Build Internet communitarian memory

A video of Jonathan Zittrain's lecture at Duke on who owns the archive and the politics of making sure that the Web's memory will persist, with an extended comment by Tony Curzon Price
Tony Curzon Price
Jonathan Zittrain Tony Curzon Price
9 March 2010

When the Patriot Act wanted to snoop on all reading habits, it was university and public libraries, not Google and Amazon that led the resistance. Imagine trying to get every copy of "1984" destroyed in a particular jurisdiction because of copyright violation ... well, Amazon did it at the push of a button on the Kindle. Where does power lie to maintain memory on the new Read-Write-Control web? Watch Zittrain's important lecture and join in the comments.

Commentary by Tony Curzon Price

We end up centralising more than we think, and often there are deep commercial rather than technological forces at work in doing this. Who would have thought that ebooks would actually make culture less distributed and pervasive, more under Orwellian control? Watch the video.

I like what Zittrain is doing with the schema that he first presented at the LSE 2 years ago, but I continue to puzzle a bit about the orthogonality of the axes - indeed, about what they really mean...

I wrote up my version of this schema recently over here, with top-down/bottom-up being the liberty axis and Zittrain's hierarchy/polyarchy being the equality axis (or, in another transformation, the "openness" versus "democracy" axes respectively). I think we more or less map onto each other, except that both my bottom left and bottom right have communitarian aspects -- Ruskin and Sorel and even the later Mill are all into cooperatives, localism, etc rather than "right anarchy" (the folks from reason.com, Cato institute, etc) which I have in the middle of bottom line and Zittrain has in the far right of his schema.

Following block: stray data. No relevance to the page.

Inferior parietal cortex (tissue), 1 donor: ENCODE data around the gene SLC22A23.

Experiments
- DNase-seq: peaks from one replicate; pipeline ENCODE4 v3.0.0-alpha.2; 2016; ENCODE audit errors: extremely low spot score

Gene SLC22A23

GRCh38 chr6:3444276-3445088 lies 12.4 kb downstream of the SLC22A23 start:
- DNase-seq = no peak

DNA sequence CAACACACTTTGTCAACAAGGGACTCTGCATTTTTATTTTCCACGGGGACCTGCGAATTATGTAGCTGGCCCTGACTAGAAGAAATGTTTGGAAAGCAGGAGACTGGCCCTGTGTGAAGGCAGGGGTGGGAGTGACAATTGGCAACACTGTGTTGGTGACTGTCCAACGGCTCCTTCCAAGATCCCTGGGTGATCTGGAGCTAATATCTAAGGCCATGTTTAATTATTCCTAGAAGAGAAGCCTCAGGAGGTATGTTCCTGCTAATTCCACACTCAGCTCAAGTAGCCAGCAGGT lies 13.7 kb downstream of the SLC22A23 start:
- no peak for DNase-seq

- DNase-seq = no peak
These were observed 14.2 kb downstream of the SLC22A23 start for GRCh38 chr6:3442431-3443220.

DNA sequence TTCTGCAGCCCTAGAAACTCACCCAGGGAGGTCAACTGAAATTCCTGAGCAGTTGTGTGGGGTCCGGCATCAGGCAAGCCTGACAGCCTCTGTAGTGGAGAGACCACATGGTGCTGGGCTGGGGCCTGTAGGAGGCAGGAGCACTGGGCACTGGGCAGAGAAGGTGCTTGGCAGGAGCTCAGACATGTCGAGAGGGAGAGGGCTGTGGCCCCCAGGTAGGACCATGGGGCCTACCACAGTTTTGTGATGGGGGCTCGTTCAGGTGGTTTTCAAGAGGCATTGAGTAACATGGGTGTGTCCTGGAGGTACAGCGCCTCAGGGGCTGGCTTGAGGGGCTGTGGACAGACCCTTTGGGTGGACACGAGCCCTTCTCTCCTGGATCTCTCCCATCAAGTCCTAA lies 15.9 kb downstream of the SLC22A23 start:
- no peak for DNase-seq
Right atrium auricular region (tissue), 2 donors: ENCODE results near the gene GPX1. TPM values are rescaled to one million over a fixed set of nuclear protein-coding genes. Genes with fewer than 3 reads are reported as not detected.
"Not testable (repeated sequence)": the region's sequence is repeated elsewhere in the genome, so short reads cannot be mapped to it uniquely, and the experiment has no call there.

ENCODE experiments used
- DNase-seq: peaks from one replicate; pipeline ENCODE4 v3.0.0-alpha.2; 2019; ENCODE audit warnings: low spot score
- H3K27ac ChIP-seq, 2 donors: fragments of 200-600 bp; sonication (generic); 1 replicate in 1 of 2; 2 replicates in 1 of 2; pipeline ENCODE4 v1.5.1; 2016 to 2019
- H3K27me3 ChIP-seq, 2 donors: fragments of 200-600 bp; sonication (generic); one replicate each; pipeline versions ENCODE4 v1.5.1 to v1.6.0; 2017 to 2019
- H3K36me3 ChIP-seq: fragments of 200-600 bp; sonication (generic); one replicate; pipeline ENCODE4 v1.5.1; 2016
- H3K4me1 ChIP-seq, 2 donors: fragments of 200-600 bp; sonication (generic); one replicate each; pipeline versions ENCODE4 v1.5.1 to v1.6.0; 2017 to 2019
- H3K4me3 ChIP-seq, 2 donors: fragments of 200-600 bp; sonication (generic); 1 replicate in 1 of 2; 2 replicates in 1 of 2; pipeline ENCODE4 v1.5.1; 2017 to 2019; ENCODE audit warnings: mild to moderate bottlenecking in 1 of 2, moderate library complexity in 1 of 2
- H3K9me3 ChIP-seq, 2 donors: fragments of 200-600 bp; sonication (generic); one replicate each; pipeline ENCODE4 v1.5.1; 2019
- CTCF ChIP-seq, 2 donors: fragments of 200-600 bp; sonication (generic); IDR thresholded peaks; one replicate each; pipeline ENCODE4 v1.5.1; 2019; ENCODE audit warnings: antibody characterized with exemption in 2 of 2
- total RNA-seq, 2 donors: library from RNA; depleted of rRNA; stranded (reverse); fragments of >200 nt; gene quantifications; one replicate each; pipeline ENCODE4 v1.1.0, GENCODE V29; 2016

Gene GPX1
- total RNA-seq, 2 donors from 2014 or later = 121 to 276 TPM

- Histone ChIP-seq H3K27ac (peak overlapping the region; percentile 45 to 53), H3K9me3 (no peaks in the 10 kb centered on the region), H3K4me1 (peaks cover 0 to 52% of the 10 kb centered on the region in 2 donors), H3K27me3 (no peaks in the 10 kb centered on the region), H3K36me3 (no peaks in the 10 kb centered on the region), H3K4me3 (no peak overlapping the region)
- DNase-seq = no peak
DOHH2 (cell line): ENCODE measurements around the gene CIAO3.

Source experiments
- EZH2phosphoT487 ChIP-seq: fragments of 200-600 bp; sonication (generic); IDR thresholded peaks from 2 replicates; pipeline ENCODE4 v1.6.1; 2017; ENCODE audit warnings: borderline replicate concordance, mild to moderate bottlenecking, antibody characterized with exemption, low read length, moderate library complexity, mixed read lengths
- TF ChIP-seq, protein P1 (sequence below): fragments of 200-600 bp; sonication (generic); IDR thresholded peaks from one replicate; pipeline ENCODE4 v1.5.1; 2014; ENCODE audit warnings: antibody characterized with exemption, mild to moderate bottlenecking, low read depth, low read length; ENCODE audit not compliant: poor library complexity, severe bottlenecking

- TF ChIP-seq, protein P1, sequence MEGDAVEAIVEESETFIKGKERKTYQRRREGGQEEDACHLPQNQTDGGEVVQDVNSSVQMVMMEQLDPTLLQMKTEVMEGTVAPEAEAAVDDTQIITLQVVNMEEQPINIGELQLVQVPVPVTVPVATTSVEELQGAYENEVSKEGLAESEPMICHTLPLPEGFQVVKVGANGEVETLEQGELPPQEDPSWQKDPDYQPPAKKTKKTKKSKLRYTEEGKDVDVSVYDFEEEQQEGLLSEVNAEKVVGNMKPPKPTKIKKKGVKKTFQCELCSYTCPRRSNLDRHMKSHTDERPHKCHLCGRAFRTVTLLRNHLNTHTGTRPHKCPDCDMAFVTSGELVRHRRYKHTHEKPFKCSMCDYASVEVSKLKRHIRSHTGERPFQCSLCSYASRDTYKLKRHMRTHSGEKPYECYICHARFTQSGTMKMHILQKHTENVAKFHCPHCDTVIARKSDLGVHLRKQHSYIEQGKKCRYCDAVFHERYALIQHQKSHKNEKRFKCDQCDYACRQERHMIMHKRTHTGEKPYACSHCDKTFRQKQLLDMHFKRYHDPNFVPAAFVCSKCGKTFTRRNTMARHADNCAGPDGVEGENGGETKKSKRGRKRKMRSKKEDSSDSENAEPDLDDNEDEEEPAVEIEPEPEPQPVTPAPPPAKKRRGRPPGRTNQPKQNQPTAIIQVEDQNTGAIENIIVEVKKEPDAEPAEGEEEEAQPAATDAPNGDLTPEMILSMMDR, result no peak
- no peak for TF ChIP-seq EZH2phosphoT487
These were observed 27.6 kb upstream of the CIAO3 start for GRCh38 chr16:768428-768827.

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He has a very interesting characterisation of the vertical axis in this talk: is there a separation between agents -- producers/consumers, priest/congragation ruler/ruled etc. If so, you are in a "Top-down" oganisation. We might call this the Dog Food Test: in the advertisements for the dog food, is the dog really eating the advertised dog-food or something else? Are the rule-makers playing by the same rules as the ones the rules apply to?

In a way, Zittrain is asking whether the internal organisational structure is a reflection of the wider society it fits into. Top-down organisations in hierarchical societies -- think, for example, "the family" in Confucian China -- are using a consistent template for how things go. within and without. Similarly in the Polyarchal/Bottom-up quadrant: frontiers-town life (according to Hollywood, anyway) has horse-riding groups of rugged individuals making their way in empty spaces with only occasional social contact and under self-government -- the band of cowboys is internally organised in the same way that the society around it is organised. The market and the polis (the top right and bottom left) are the positions in tension between inside and outside, as it were: the corporation is authoritarian inside but – in the best of cases – contributing to a realm of freedom outside; the polis is self-regarding, self-defining (ie bottom-up) but offers no life outside those definitions because it defines a space in which choice destroys what is good (ie it needs to be herarchical).

Maybe the lesson is that those tensions are all to the good. The top-left, bottom-right line all rely on fantasies of harmony which no one ever asked for anyway.

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